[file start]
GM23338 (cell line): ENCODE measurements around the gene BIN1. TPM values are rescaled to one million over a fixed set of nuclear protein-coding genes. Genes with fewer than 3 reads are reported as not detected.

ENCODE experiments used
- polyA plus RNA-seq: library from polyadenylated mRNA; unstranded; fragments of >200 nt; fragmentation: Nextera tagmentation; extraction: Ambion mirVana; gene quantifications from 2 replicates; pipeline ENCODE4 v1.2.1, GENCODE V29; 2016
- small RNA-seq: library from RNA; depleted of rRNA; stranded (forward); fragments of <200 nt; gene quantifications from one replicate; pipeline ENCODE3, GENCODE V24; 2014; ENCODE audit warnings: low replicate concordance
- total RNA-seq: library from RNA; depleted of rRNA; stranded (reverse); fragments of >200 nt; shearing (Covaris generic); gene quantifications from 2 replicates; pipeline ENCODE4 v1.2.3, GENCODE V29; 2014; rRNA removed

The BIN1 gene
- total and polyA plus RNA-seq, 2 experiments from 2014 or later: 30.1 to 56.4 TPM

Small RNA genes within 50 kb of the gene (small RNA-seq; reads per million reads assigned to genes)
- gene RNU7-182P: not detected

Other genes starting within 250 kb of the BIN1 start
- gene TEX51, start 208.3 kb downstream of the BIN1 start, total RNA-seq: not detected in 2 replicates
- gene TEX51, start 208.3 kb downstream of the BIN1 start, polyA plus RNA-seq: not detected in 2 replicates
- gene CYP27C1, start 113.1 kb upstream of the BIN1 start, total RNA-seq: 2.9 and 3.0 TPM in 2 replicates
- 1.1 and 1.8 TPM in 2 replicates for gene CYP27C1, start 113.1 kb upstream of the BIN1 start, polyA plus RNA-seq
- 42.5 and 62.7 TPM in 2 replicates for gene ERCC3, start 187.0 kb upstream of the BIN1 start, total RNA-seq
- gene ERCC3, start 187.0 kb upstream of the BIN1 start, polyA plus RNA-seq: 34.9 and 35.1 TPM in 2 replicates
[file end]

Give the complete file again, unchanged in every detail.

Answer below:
GM23338 (cell line): ENCODE measurements around the gene BIN1. TPM values are rescaled to one million over a fixed set of nuclear protein-coding genes. Genes with fewer than 3 reads are reported as not detected.

ENCODE experiments used
- polyA plus RNA-seq: library from polyadenylated mRNA; unstranded; fragments of >200 nt; fragmentation: Nextera tagmentation; extraction: Ambion mirVana; gene quantifications from 2 replicates; pipeline ENCODE4 v1.2.1, GENCODE V29; 2016
- small RNA-seq: library from RNA; depleted of rRNA; stranded (forward); fragments of <200 nt; gene quantifications from one replicate; pipeline ENCODE3, GENCODE V24; 2014; ENCODE audit warnings: low replicate concordance
- total RNA-seq: library from RNA; depleted of rRNA; stranded (reverse); fragments of >200 nt; shearing (Covaris generic); gene quantifications from 2 replicates; pipeline ENCODE4 v1.2.3, GENCODE V29; 2014; rRNA removed

The BIN1 gene
- total and polyA plus RNA-seq, 2 experiments from 2014 or later: 30.1 to 56.4 TPM

Small RNA genes within 50 kb of the gene (small RNA-seq; reads per million reads assigned to genes)
- gene RNU7-182P: not detected

Other genes starting within 250 kb of the BIN1 start
- gene TEX51, start 208.3 kb downstream of the BIN1 start, total RNA-seq: not detected in 2 replicates
- gene TEX51, start 208.3 kb downstream of the BIN1 start, polyA plus RNA-seq: not detected in 2 replicates
- gene CYP27C1, start 113.1 kb upstream of the BIN1 start, total RNA-seq: 2.9 and 3.0 TPM in 2 replicates
- 1.1 and 1.8 TPM in 2 replicates for gene CYP27C1, start 113.1 kb upstream of the BIN1 start, polyA plus RNA-seq
- 42.5 and 62.7 TPM in 2 replicates for gene ERCC3, start 187.0 kb upstream of the BIN1 start, total RNA-seq
- gene ERCC3, start 187.0 kb upstream of the BIN1 start, polyA plus RNA-seq: 34.9 and 35.1 TPM in 2 replicates